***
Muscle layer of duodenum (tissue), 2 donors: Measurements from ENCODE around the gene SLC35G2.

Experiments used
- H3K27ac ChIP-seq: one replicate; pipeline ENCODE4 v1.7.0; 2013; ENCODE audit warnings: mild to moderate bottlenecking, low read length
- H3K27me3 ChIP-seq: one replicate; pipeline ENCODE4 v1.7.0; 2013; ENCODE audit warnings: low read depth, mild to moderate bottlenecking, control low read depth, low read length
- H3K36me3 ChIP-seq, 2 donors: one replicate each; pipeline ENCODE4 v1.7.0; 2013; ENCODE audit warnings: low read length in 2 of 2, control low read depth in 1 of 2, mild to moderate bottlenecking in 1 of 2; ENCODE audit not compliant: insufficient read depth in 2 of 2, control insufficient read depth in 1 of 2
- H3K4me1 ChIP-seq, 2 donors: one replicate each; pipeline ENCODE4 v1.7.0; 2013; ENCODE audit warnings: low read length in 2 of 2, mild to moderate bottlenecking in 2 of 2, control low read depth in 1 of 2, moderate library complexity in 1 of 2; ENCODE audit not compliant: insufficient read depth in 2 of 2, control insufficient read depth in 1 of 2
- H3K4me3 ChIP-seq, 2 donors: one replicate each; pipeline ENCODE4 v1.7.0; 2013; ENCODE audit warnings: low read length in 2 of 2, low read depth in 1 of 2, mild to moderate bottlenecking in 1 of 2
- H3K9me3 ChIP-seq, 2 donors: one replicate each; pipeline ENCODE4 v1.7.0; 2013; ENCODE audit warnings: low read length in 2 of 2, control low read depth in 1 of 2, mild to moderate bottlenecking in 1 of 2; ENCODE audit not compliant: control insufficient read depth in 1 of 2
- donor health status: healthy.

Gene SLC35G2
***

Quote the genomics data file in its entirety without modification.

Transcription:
Muscle layer of duodenum (tissue), 2 donors: Measurements from ENCODE around the gene SLC35G2.

Experiments used
- H3K27ac ChIP-seq: one replicate; pipeline ENCODE4 v1.7.0; 2013; ENCODE audit warnings: mild to moderate bottlenecking, low read length
- H3K27me3 ChIP-seq: one replicate; pipeline ENCODE4 v1.7.0; 2013; ENCODE audit warnings: low read depth, mild to moderate bottlenecking, control low read depth, low read length
- H3K36me3 ChIP-seq, 2 donors: one replicate each; pipeline ENCODE4 v1.7.0; 2013; ENCODE audit warnings: low read length in 2 of 2, control low read depth in 1 of 2, mild to moderate bottlenecking in 1 of 2; ENCODE audit not compliant: insufficient read depth in 2 of 2, control insufficient read depth in 1 of 2
- H3K4me1 ChIP-seq, 2 donors: one replicate each; pipeline ENCODE4 v1.7.0; 2013; ENCODE audit warnings: low read length in 2 of 2, mild to moderate bottlenecking in 2 of 2, control low read depth in 1 of 2, moderate library complexity in 1 of 2; ENCODE audit not compliant: insufficient read depth in 2 of 2, control insufficient read depth in 1 of 2
- H3K4me3 ChIP-seq, 2 donors: one replicate each; pipeline ENCODE4 v1.7.0; 2013; ENCODE audit warnings: low read length in 2 of 2, low read depth in 1 of 2, mild to moderate bottlenecking in 1 of 2
- H3K9me3 ChIP-seq, 2 donors: one replicate each; pipeline ENCODE4 v1.7.0; 2013; ENCODE audit warnings: low read length in 2 of 2, control low read depth in 1 of 2, mild to moderate bottlenecking in 1 of 2; ENCODE audit not compliant: control insufficient read depth in 1 of 2
- donor health status: healthy.

Gene SLC35G2